This is why when believers are trying to conform their flesh to the form of “Godliness” they have constructed, they are always going back to the drawing board (the alter) to seek new forgiveness and to start trudging up the slippery slope again.  The flesh continually condemns that – hence why many give up and become atheists.  They recognize the futility of the flesh and believe that God is just too impossible to know.  Their idea of God has been shaped by those around them who portray God through the religious coating of the flesh.  It is the same reality that God tells Israel in Ezekiel 36 and Paul lights upon in Romans 2, that even though Israel bragged of God by their law performance, it served to blaspheme God’s name to the world.  Those who live a “Christian life” by appealing to flesh maintenance may boast of God, but in reality, they are far from the truth of His life.  They profess a FORM of Godliness, but deny the power thereof.

The believer who lives religiously, walking after the flesh, will invite the FLESH’s condemnation upon himself.  But, the believer who lives righteously, walking after the Spirit, will invite the SPIRIT’s LIFE upon himself.  Again, we are not talking about folks being justified or not, but believers either experiencing the Spirit of Life (which they already have) or believers experiencing the Condemnation of the Flesh.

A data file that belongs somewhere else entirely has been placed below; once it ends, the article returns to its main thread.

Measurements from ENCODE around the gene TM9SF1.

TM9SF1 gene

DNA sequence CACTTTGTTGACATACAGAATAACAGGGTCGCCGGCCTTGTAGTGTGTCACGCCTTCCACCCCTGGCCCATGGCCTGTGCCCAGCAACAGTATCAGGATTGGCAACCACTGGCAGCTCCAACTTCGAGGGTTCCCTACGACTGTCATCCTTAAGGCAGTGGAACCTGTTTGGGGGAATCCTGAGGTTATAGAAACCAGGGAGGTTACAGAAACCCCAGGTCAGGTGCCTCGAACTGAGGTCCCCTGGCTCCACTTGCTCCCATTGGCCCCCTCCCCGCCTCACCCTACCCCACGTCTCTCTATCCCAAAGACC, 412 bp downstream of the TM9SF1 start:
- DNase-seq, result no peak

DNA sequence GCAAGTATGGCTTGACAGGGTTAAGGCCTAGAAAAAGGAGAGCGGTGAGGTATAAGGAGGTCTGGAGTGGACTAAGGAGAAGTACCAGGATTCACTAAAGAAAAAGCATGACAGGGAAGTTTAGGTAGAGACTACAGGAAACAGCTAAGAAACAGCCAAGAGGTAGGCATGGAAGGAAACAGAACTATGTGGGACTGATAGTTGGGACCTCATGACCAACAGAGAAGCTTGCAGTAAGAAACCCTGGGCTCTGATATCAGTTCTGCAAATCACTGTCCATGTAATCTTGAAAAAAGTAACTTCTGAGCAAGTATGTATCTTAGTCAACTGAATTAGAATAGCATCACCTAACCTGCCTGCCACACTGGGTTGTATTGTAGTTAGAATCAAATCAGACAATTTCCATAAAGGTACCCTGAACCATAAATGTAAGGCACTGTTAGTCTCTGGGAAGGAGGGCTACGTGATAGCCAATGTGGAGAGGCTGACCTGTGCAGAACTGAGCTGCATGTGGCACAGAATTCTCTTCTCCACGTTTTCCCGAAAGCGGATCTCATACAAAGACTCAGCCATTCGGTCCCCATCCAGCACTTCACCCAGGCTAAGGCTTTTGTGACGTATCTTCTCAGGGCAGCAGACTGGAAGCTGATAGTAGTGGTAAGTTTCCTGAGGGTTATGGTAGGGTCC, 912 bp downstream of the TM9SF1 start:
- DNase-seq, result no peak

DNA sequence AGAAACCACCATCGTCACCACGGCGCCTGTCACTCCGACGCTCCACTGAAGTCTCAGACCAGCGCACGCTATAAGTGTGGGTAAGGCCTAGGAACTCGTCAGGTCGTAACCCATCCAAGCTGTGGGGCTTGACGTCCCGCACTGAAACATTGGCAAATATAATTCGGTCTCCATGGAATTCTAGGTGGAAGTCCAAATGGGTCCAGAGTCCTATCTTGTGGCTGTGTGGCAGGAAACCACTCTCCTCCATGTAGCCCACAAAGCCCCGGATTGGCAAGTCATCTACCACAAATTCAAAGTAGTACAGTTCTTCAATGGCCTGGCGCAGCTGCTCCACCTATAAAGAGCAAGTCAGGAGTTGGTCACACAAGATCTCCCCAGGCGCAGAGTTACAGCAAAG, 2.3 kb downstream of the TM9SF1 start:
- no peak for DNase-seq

Paul says that the Law of the Spirit of Life (the law of God from Chapter Seven) has made us FREE from the Law of Sin and Death.  When Sin and Death write legislation, liberty is nowhere to be found – only condemnation.  But, when the Spirit of Life writes legislation, nothing but liberty abounds.

Galatians 5:1 Stand fast therefore in the liberty wherewith Christ hath made us free, and be not entangled again with the yoke of bondage.

2Corinthians 3:17 Now the Lord is that Spirit: and where the Spirit of the Lord is, there is liberty.

Liberty is indeed the theme of the Spirit of Life.  Paul goes on to make another interesting statement regarding righteousness and the law.

Romans 8:4  That the righteousness of the law might be fulfilled in us, who walk not after the flesh, but after the Spirit. 

The righteousness of the law is fulfilled in those who walk after the Spirit.  Certainly Israel thought they could be righteous by keeping the law (through the effort exerted by their flesh), but Paul is very poignant that the law’s righteousness is not fulfilled by yielding to the flesh, but rather by walking after the Spirit.

Romans 8:5  For they that are after the flesh do mind the things of the flesh; but they that are after the Spirit the things of the Spirit.  8:6  For to be carnally minded is death; but to be spiritually minded is life and peace. 

Those who have their focus on the flesh are focused on exactly that – the flesh.  Regardless of how religious it looks or sounds, the focal point is the same.  And, to be fleshly minded (carnally minded) is DEATH.  Again, if I set my mind to focus on how I can keep my flesh pleasing to God, I may convince myself that I’m very “busy for the Lord”, but Paul says it is actually nothing more than death – functionlessness.  In other words, by trying to do a lot for God, I invariably do nothing for God.  But, Paul says, if my focal point is the Spirit, then my mind is not in turmoil, wrestling with the Flesh’s condemnation, but I’m experiencing His life and peace.